How long does garlic take to grow, and when do you harvest garlic? Whether hardneck or softneck cultivars, learn how to grow garlic from a clove to braiding garlic after harvest. Planting and harvesting garlic is easy, and the crop packs a flavorful punch that can’t be beaten by store-bought options.
Although I grew up helping my family care for a large garden on our farm, and I’ve grown vegetables most of my adult life, I never thought to learn how to grow garlic from a clove. It was easy to buy at the grocery store, and I’d never tasted homegrown garlic, so I didn’t know what I was missing.
That changed a few years ago, when I learned that a lot of garlic sold commercially in the United States is shipped in from other countries and bleached to obtain white bulbs. Additionally, imported garlic is often treated with a sprout-reducing hormone and sprayed with chemical insecticide. After learning all of this, I decided it was time to give growing this member of the onion family a try. I found that not only is homegrown garlic an easy addition to the garden, but it’s also tastier and healthier than any commercial options I could find.
A Garlic for Every Garden
Garlic (Allium sativum) is available in two types: hardneck and softneck. Hardneck cultivars perform best in cooler climates and when saved for fall planting. They require a natural dormant period that includes exposure to cold temperatures, a process known as “vernalization.” Hardneck garlic grows one ring of cloves around a hard stem, which means it can’t be braided. Its flavor is generally milder than softneck types, and it produces garlic scapes, which can be used in cooking.
Softneck cultivars, as their name suggests, have necks that stay soft and flexible after harvest. When you see garlic braids, they’re made of softneck garlic. This garlic doesn’t produce scapes, and it does well in warmer climates that don’t support hardneck options. While softneck garlic also benefits from a period of vernalization, it doesn’t need to be as long or as cold as it does for hardneck types. Softneck garlics produce a layer of cloves, some large and some small.
You’ll likely see a third “garlic,” elephant garlic, listed in seed catalogs, but its name is misleading. In truth, elephant garlic isn’t actually a garlic at all and is instead a close relative of leeks. Its flavor is closer to onion than it is to garlic.
How Long Does Garlic Take to Grow?
Fall sown garlic can take up to 10 months to grow depending on your climate. Garlic can be grown successfully in most of the United States as long as the area doesn’t get permafrost. When deciding what to plant, choose a cultivar that will do well in your climate, and you should have few issues.
Don’t plant garlic too early, because it requires cold temperatures to prompt the cloves to start growing roots. If planted early, the cloves may rot, or a spell of hot weather in fall can result in smaller bulbs. In northern areas, it’s generally a good idea to plant after your first light frost, as long as you have 6 to 8 weeks before the ground starts to freeze. Fall-planted garlic may not emerge until spring. In southern regions, you can plant cloves as late as March. Spring-planted garlic emerges in 14 to 21 days.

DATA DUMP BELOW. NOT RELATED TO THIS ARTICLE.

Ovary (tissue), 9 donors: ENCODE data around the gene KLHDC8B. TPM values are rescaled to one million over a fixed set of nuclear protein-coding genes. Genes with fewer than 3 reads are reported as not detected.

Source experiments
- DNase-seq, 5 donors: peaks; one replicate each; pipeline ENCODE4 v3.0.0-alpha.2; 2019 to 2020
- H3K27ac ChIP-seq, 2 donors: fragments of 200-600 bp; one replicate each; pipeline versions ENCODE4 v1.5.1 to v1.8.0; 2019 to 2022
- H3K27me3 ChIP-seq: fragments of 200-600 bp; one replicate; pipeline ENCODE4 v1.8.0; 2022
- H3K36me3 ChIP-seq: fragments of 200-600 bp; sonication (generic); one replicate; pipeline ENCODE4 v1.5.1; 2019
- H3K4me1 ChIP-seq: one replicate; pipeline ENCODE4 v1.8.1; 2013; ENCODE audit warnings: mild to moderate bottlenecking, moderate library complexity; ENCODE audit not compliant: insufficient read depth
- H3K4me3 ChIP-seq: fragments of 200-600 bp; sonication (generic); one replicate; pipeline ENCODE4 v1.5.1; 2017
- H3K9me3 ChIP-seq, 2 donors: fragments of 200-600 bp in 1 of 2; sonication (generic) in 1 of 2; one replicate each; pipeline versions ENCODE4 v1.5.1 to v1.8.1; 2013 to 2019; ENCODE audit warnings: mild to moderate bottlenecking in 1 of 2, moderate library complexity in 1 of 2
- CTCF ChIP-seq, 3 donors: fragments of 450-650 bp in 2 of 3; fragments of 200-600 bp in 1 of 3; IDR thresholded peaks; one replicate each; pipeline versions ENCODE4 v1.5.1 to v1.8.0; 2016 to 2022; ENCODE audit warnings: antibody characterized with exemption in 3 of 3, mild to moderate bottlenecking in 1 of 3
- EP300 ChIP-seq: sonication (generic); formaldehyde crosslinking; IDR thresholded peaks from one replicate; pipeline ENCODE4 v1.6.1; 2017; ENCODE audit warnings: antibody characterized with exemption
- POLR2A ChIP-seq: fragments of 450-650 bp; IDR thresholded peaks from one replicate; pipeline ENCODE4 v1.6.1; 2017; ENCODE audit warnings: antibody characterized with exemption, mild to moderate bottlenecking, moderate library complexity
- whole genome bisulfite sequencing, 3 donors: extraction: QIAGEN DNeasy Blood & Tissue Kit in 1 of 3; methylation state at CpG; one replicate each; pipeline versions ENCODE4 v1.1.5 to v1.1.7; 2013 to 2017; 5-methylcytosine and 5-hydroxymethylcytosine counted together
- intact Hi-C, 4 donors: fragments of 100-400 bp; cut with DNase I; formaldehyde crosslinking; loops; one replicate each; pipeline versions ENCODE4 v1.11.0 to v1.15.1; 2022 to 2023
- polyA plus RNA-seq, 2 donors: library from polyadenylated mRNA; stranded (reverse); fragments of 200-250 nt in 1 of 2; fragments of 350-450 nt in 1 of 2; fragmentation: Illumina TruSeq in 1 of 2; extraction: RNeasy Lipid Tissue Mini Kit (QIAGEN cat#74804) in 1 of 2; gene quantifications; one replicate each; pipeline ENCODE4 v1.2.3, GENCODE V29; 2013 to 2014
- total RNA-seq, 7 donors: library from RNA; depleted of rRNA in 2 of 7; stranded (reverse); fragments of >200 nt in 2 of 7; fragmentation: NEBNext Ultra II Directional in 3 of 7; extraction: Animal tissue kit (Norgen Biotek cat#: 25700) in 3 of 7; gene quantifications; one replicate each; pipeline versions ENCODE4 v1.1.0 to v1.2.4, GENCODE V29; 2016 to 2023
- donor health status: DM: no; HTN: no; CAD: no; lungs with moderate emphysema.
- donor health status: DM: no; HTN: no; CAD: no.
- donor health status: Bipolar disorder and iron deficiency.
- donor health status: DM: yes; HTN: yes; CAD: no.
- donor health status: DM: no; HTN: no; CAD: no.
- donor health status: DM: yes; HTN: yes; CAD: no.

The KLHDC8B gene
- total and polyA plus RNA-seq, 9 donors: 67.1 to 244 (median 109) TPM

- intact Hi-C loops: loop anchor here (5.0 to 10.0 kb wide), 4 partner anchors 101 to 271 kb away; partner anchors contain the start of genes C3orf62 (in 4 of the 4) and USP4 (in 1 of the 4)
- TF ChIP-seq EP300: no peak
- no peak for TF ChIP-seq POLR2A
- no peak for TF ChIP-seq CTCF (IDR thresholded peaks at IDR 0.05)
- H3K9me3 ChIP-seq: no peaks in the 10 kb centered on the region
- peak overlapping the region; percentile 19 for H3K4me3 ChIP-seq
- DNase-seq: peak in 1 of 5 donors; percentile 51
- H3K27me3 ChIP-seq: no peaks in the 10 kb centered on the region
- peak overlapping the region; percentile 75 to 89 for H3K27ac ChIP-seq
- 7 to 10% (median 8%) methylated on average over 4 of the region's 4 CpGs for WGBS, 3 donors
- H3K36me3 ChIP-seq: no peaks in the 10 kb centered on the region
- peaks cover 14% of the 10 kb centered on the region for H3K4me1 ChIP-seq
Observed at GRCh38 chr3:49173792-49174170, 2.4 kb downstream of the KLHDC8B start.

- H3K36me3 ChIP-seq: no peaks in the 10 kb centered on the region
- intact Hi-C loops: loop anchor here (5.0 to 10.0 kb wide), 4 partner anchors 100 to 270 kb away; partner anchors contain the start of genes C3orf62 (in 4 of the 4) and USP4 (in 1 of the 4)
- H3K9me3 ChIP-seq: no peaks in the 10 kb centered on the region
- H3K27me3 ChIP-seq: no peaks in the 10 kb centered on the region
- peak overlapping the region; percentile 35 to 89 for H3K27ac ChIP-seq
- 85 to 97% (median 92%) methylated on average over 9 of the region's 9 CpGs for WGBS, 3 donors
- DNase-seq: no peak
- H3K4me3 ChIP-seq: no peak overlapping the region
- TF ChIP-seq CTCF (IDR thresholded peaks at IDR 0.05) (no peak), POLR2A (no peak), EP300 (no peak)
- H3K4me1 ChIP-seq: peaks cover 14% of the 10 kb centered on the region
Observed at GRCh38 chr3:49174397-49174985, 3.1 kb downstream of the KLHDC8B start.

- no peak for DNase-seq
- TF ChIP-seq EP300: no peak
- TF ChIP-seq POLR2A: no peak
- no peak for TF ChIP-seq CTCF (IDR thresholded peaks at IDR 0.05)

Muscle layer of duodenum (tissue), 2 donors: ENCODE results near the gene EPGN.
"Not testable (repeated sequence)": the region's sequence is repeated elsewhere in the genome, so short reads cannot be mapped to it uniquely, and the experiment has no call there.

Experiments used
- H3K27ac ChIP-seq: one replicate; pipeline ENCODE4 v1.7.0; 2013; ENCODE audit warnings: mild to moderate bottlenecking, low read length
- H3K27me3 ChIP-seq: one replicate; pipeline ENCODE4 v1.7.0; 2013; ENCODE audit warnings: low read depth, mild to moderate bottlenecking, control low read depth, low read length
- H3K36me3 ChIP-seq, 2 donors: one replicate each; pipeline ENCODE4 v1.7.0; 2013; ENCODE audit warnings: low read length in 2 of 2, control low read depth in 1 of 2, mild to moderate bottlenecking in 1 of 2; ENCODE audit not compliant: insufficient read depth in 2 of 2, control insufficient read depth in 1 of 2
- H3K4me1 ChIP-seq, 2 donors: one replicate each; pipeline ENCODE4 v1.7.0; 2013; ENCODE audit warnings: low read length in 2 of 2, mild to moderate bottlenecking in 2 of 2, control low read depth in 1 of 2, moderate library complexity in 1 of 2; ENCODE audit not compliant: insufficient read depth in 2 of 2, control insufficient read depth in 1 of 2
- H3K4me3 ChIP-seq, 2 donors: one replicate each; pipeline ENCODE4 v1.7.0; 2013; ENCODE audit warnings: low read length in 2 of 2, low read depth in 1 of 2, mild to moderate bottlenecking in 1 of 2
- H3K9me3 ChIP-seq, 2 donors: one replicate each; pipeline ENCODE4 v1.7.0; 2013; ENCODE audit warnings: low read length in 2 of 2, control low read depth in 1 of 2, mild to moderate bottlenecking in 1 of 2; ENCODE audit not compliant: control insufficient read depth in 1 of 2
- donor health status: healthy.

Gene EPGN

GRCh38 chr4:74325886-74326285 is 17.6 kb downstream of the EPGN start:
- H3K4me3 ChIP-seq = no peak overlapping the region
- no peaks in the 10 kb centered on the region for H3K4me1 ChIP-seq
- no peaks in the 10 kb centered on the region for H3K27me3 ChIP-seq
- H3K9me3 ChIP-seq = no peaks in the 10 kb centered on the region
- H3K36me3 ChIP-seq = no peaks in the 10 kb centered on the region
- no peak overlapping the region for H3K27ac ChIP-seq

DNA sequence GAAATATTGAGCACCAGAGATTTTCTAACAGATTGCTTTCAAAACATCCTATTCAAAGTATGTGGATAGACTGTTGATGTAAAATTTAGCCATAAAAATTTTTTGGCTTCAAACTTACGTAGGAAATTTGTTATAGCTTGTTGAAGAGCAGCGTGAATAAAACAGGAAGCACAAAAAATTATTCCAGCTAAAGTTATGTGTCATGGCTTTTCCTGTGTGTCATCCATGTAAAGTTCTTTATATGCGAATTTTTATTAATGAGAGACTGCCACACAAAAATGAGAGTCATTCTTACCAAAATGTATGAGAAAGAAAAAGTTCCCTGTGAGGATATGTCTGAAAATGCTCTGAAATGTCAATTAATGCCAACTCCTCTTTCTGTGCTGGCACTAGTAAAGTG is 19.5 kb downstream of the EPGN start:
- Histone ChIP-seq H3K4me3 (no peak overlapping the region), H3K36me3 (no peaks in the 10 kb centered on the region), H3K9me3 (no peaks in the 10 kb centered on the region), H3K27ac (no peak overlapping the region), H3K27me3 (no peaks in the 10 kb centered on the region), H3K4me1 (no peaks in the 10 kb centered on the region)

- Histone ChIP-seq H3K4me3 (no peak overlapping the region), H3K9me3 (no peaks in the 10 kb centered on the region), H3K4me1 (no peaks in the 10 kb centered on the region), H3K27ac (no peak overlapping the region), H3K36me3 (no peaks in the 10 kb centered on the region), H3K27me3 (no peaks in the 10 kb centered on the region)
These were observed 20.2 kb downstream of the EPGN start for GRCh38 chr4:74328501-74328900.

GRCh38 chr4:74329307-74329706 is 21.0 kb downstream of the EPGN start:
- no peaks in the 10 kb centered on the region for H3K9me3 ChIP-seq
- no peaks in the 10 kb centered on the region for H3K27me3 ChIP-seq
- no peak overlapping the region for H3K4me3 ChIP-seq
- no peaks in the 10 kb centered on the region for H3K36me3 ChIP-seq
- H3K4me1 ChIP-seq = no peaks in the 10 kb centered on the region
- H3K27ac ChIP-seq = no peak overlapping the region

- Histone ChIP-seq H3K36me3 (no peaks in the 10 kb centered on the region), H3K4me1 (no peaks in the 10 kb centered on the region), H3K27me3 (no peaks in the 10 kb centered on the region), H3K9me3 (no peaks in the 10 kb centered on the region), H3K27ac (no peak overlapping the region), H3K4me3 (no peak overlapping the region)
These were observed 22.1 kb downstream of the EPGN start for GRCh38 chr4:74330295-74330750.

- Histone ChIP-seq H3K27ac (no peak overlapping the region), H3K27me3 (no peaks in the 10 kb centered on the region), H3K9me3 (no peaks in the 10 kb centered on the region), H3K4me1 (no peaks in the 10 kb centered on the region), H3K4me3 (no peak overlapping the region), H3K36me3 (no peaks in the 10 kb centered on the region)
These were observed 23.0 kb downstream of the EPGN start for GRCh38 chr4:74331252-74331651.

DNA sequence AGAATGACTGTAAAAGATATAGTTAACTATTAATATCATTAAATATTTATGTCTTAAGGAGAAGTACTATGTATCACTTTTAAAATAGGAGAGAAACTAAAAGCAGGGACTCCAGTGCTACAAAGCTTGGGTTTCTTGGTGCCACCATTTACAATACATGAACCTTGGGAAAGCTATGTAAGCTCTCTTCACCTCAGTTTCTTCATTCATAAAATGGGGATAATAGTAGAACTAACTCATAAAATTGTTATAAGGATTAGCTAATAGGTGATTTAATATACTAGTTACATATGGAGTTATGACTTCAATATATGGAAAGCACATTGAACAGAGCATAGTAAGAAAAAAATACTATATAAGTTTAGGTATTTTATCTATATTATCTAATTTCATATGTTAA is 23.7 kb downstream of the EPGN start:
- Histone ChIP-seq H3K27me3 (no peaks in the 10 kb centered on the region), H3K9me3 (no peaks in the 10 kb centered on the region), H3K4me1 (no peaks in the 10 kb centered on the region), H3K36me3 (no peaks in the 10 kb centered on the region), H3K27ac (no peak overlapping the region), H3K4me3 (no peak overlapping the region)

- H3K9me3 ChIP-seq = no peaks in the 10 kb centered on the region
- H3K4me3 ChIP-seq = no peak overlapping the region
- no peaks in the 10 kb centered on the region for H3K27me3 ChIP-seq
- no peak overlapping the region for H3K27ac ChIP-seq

Select a sunny site with well-drained, loose organic soil. Plant garlic in beds that haven’t been planted with onions, chives, leeks, or shallots the previous four years. Run a soil test in your garden; a soil pH of 6.5 to 7.0 is ideal. One clove, instead of a whole bulb, is all that’s needed to produce a single garlic bulb. Plant each clove separately, and don’t divide the bulb until you’re ready to plant, because early separation deceases yields. The larger the clove, the larger the size of the mature bulb at harvest. Don’t use garlic you got from a grocery store, because most commercial bulbs are treated to lengthen their shelf life, which will result in poor growth.
If the weather has been dry, water your garden bed well a day before planting. Plant garlic cloves, pointed side up, 1 inch deep and 4 to 6 inches apart. Leave 1 foot between rows. Apply a light layer of straw to conserve moisture, prevent weeds, and insulate the roots. Don’t mulch heavily until after the ground has frozen, which will allow the plants to go dormant naturally. Once the ground is frozen, add additional straw, up to 3 or 4 inches, to insulate the roots and keep the plants from heaving. The plants will go dormant when the ground freezes, and they’ll begin to grow again as the soil warms in spring. You may see stems emerging before winter, but don’t worry, this won’t affect the yield. In spring, remove the old straw from around the plants and pull any weeds you see before applying a thin layer of new straw.